Nahmanides on the Polis: Reading Exegesis and Kabbala as Political Theory

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Abstract: The biblical commentary of Moses Nahmanides (1194–1270) reflects a mature grasp of the evolution of political and legal structures. This paper traces his view of the political evolution of society from Adam and Eve to Nimrod, identified as the first monarch who pioneers tyranny, subjugation, and colonialism. Abraham and Moses then present corrective archetypes of new political leaders whose humility subverts the exploitive corruption that has become endemic to sovereignty. Nahmanides’ kabbalistic Weltanschauung, which views Israel’s legal and political institutions as microcosmic models of the cosmic divine polis, is also critical for his appreciation of the state’s political machinations.

Biography: James A. Diamond is the Joseph and Wolf Lebovic Chair of Jewish Studies at the University of Waterloo. He earned a degree in law from Osgoode Hall Law School, a Master of Laws degree from New York University School of Law, and a PhD in Religious Studies from the University of Toronto in 1999 focusing on medieval Jewish thought. He was a Lady Davis Fellow at the Hebrew University Institute for Research in Jewish Law in Jerusalem from 1980-81. He has published widely in journals including Jewish Studies QuarterlyJewish Quarterly Review, Journal of Jewish Thought and PhilosophyMedieval Philosophy and TheologyProoftexts, and Harvard Theological Review. He has authored two books titled Maimonides and the Hermeneutics of Concealment: Deciphering Scripture and Midrash in the Guide of the Perplexed (Albany: SUNY Press, 2002) and Converts, Heretics, and Lepers: Maimonides and the Outsider (Notre Dame: University of Notre Dame Press, 2007) both of which garnered the Canadian Jewish Book Award in Jewish scholarship. The latter was designated a Notable Selection by the Jordan Schnitzer Award Committee in Jewish Thought and Philosophy. He recently co-edited a volume titled Emil L. Fackenheim: Philosopher, Theologian, Jew (Brill, 2008), has presented papers at conferences across the United States, Europe and Israel and was formerly the Director of the Friedberg Genizah Project.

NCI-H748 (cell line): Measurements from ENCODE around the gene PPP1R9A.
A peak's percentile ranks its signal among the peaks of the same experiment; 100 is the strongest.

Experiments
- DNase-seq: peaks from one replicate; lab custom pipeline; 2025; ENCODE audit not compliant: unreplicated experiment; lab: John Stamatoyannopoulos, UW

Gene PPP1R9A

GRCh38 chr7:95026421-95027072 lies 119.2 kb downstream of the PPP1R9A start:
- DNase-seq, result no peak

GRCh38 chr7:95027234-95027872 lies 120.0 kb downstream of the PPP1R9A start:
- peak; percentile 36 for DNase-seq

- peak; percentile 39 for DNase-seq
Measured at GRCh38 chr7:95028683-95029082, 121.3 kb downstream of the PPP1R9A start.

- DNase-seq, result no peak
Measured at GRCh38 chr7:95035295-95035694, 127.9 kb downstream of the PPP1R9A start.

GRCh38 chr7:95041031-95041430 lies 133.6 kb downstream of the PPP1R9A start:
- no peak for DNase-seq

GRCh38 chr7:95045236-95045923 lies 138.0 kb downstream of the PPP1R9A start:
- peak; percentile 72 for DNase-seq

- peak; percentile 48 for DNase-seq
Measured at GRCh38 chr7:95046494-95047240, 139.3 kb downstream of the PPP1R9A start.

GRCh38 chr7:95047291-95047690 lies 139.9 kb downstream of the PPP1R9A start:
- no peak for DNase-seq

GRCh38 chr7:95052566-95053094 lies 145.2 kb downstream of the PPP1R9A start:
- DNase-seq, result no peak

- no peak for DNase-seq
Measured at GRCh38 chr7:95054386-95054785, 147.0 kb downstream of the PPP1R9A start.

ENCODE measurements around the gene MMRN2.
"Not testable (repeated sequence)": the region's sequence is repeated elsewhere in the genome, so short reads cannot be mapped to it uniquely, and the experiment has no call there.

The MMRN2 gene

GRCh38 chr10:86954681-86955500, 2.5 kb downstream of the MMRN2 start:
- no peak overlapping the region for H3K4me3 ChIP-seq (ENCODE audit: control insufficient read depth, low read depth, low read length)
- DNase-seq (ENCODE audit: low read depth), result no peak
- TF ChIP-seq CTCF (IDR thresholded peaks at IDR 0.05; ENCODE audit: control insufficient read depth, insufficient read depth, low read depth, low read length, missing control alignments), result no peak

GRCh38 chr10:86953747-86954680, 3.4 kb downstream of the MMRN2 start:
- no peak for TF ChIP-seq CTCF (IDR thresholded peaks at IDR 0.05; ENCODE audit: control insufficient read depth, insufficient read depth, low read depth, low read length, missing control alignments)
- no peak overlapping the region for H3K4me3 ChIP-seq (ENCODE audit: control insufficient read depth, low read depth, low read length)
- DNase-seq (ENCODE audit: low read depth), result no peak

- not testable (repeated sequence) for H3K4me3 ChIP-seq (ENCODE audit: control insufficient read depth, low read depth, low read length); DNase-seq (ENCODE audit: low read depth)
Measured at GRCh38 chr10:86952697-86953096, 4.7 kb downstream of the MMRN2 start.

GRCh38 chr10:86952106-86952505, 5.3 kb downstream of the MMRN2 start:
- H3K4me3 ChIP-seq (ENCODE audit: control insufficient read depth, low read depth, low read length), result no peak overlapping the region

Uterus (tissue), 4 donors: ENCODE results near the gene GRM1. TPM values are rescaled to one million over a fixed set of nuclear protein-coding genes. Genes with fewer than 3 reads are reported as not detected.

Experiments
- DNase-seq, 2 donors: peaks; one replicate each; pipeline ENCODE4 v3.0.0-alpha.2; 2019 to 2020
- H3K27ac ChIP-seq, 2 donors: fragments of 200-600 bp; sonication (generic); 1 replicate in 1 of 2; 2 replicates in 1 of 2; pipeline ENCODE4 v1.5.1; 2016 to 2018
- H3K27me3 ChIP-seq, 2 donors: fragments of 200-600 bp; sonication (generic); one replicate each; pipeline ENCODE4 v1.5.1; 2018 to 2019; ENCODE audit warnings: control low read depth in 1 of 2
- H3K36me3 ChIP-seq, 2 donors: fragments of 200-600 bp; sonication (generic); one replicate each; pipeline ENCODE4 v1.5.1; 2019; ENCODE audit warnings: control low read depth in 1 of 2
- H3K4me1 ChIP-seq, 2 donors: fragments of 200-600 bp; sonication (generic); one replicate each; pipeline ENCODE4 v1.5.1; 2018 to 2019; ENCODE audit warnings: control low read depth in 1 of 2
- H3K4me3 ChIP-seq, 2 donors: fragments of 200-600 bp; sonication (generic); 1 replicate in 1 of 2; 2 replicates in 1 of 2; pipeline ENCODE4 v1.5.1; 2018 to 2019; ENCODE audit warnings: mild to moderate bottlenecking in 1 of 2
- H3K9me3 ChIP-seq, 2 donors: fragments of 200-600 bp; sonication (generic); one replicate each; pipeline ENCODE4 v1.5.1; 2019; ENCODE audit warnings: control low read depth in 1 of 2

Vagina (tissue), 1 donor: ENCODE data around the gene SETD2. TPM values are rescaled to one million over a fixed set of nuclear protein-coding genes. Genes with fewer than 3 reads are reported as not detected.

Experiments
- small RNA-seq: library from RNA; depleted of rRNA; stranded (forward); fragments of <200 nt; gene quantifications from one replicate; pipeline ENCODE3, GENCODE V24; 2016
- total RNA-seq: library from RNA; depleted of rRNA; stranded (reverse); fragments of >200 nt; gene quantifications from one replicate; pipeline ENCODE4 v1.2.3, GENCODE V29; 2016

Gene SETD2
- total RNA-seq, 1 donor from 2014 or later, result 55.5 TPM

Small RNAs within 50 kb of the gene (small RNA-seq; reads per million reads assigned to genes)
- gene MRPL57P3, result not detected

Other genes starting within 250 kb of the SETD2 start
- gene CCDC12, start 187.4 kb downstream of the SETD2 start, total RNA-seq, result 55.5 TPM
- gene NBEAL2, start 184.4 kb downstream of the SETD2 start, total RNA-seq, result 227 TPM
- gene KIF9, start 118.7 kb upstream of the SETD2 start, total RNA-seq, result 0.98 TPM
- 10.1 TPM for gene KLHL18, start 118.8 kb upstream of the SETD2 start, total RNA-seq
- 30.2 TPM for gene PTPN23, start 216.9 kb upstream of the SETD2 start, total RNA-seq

Volume 4, Number 1 (Winter 2009) pp. 56-79